Molar Volumes of Gases

Gases and solutions: Molar volumes of gases

It is possible to calculate the volume of one mole of gas at standard temperature and pressure (STP) using what we now know about gases.


STP is a temperature of \(\text{273}\) \(\text{K}\) and a pressure of \(\text{101.3}\) \(\text{kPa}\). The amount of gas is usually \(\text{1}\) \(\text{mol}\).

We write down all the values that we know about one mole of gas at STP:

\begin{align*} p & = \text{101.3}\text{ kPa} = \text{101 300}\text{ Pa} \\ n & = \text{1}\text{ mol} \\ R & = \text{8.31}\text{ J·K$^{-1}$·mol$^{-1}$} \\ T & = \text{273}\text{ K} \end{align*}

Now we can substitute these values into the ideal gas equation:

\begin{align*} pV & = nRT \\ (\text{101 300})V & = (\text{1})(\text{8.31})(\text{273}) \\ (\text{101 300})V & = \text{2 265.9} \\ V & = \text{0.0224}\text{ m$^{3}$} \\ V & = \text{22.4}\text{ dm$^{3}$} \end{align*}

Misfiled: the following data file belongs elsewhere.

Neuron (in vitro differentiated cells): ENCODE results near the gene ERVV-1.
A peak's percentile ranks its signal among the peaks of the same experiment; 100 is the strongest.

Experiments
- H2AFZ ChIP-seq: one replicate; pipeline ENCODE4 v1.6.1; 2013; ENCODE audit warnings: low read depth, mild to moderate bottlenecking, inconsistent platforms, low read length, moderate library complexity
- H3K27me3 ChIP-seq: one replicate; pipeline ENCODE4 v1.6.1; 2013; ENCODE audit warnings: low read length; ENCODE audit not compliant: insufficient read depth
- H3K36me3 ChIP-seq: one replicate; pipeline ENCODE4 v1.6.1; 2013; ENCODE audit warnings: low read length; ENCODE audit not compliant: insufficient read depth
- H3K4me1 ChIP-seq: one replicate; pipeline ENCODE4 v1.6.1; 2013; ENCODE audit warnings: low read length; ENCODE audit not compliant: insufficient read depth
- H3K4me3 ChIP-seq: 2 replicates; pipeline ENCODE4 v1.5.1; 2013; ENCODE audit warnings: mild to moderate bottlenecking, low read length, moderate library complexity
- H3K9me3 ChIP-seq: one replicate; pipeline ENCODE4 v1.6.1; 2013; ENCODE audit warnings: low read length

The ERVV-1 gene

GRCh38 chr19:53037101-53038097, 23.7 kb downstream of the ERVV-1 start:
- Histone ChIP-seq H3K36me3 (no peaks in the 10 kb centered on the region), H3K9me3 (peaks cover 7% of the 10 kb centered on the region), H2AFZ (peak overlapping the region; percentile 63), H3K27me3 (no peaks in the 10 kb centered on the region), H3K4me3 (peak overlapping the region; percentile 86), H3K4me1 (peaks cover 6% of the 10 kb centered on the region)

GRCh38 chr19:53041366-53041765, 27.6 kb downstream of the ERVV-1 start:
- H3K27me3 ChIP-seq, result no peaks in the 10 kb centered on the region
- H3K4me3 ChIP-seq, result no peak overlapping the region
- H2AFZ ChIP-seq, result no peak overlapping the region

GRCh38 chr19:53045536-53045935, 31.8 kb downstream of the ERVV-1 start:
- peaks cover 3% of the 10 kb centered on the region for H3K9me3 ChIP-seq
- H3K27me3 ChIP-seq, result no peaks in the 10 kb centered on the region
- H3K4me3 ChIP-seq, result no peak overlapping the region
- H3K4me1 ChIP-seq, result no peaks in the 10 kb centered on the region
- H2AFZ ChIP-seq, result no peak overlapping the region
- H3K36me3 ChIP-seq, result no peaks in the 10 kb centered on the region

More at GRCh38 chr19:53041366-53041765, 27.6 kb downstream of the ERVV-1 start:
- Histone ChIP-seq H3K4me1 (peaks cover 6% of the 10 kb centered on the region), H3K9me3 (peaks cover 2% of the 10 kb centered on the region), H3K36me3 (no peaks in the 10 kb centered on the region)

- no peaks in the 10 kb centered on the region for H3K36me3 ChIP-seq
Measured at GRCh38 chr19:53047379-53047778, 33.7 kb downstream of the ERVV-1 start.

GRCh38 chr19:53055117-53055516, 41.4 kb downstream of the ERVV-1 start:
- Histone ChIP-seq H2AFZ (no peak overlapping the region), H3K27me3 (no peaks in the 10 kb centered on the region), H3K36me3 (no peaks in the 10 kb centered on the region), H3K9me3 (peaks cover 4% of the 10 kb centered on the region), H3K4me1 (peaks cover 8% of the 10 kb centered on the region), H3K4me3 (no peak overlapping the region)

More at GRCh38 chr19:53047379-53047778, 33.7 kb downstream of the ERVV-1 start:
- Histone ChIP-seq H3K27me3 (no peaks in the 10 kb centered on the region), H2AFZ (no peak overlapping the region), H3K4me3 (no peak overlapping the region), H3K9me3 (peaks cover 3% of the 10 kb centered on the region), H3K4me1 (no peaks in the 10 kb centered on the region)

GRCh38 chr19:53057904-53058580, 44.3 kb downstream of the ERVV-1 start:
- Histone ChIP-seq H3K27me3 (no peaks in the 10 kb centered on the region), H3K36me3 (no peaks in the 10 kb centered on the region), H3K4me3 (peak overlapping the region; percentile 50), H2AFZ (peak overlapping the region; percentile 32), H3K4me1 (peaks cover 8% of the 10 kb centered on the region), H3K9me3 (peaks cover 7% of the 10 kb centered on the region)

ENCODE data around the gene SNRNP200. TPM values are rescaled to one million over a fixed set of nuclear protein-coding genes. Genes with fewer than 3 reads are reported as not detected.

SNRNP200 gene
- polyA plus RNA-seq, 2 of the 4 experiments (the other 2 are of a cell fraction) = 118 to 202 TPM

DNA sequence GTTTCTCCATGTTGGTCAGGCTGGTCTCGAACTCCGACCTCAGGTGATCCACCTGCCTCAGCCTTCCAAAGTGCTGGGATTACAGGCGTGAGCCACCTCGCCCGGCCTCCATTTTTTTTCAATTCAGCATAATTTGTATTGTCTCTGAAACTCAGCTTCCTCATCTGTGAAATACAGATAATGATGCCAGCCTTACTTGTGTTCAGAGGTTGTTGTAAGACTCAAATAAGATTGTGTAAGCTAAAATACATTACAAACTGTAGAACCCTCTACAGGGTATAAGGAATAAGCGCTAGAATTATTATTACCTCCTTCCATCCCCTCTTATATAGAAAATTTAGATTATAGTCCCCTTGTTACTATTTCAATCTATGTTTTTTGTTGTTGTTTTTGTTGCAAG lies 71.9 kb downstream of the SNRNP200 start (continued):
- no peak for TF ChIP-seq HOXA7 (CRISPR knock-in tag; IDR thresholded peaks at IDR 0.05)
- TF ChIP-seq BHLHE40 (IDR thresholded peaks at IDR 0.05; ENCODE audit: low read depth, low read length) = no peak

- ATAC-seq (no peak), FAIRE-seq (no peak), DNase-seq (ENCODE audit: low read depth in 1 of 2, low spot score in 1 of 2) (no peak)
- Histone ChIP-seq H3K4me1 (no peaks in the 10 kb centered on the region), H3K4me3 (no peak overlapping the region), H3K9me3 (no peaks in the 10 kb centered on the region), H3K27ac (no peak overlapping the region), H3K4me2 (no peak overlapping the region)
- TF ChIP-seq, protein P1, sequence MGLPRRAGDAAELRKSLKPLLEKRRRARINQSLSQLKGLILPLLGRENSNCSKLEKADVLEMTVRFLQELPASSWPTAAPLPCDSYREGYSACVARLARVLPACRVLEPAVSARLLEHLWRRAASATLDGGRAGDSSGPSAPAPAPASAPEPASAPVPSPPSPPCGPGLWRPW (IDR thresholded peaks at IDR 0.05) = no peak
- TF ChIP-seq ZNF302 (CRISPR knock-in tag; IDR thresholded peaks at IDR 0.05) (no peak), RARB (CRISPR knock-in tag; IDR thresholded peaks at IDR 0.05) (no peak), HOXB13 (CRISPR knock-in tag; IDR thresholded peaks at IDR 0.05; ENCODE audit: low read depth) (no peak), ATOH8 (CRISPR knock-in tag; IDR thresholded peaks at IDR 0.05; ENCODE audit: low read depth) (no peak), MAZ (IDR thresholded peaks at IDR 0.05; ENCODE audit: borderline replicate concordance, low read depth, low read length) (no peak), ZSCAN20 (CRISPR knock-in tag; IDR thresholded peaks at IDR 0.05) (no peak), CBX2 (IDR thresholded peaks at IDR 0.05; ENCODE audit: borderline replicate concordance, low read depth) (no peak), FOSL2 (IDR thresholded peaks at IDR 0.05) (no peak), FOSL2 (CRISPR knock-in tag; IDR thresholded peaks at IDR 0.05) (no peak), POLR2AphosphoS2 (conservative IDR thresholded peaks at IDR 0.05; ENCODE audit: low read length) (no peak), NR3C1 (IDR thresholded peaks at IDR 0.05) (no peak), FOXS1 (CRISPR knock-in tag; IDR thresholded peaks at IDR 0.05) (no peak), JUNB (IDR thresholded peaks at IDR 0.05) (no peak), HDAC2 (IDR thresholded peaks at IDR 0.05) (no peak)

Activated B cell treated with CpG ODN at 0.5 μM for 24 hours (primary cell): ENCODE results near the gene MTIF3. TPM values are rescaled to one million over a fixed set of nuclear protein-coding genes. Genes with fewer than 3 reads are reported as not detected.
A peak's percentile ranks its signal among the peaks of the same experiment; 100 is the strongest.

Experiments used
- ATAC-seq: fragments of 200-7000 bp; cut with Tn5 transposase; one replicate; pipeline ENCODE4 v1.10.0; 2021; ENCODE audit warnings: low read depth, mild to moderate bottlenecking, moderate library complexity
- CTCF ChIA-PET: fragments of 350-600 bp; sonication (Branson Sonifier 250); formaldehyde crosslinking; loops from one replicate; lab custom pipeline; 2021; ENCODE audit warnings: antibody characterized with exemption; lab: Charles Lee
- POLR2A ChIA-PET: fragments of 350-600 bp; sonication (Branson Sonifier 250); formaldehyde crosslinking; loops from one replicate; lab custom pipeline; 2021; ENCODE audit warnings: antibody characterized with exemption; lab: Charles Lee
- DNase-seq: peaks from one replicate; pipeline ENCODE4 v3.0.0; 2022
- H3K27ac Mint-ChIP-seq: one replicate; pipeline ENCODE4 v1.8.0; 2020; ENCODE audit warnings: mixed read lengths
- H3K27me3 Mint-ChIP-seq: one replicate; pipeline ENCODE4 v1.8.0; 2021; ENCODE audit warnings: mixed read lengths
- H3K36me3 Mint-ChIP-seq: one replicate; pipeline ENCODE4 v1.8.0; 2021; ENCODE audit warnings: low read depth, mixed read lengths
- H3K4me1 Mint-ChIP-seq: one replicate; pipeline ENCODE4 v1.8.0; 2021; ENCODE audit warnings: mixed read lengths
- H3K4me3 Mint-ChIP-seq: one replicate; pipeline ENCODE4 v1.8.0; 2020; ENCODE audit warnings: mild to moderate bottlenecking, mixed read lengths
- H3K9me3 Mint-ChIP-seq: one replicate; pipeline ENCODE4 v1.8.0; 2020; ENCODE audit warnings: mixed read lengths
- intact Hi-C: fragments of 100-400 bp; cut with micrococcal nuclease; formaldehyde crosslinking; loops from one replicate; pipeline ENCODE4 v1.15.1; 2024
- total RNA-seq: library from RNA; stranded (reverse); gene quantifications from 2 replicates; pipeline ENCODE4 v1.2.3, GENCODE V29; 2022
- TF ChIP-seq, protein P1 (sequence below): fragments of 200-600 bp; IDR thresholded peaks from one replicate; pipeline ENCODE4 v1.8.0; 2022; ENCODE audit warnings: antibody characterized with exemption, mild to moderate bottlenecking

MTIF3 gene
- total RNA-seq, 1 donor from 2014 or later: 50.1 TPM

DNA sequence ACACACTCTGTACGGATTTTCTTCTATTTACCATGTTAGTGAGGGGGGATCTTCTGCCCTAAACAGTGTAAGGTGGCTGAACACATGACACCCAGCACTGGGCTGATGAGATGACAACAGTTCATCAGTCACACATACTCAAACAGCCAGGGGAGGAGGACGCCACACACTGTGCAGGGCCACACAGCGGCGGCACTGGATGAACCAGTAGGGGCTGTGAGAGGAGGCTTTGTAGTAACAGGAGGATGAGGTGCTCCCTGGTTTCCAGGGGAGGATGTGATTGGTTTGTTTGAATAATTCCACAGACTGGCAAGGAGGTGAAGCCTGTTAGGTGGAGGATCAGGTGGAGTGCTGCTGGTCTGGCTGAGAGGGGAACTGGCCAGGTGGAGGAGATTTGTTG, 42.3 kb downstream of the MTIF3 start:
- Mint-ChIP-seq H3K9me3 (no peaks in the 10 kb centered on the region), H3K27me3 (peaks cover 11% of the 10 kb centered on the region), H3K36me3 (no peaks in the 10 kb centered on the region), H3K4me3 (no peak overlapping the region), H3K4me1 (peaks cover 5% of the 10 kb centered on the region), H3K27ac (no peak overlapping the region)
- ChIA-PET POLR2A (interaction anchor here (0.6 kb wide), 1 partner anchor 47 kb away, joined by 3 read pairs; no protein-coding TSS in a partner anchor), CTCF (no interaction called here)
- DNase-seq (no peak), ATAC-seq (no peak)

The volume of 1 mole of gas at STP is \(\text{22.4}\) \(\text{dm$^{3}$}\).

And if we had any number of moles of gas, not just one mole then we would get: \[\boxed{V_{g} = \text{22.4}n_{g}}\]


The standard units used for this equation are p in \(\text{Pa}\), V in \(\text{m$^{3}$}\) and T in \(\text{K}\). Remember also that \(\text{1 000}\) \(\text{cm$^{3}$}\) \(=\) \(\text{1}\) \(\text{dm$^{3}$}\) and \(\text{1 000}\) \(\text{dm$^{3}$}\) \(=\) \(\text{1}\) \(\text{m$^{3}$}\).

Example: Molar Gas Volume


What is the volume of \(\text{2.3}\) \(\text{mol}\) of hydrogen gas at STP?

Step 1: Find the volume

\begin{align*} V_{g} & = (\text{22.4})n_{g} \\ & = (\text{22.4})(\text{2.3})\\ & = \text{51.52}\text{ dm$^{3}$} \end{align*}

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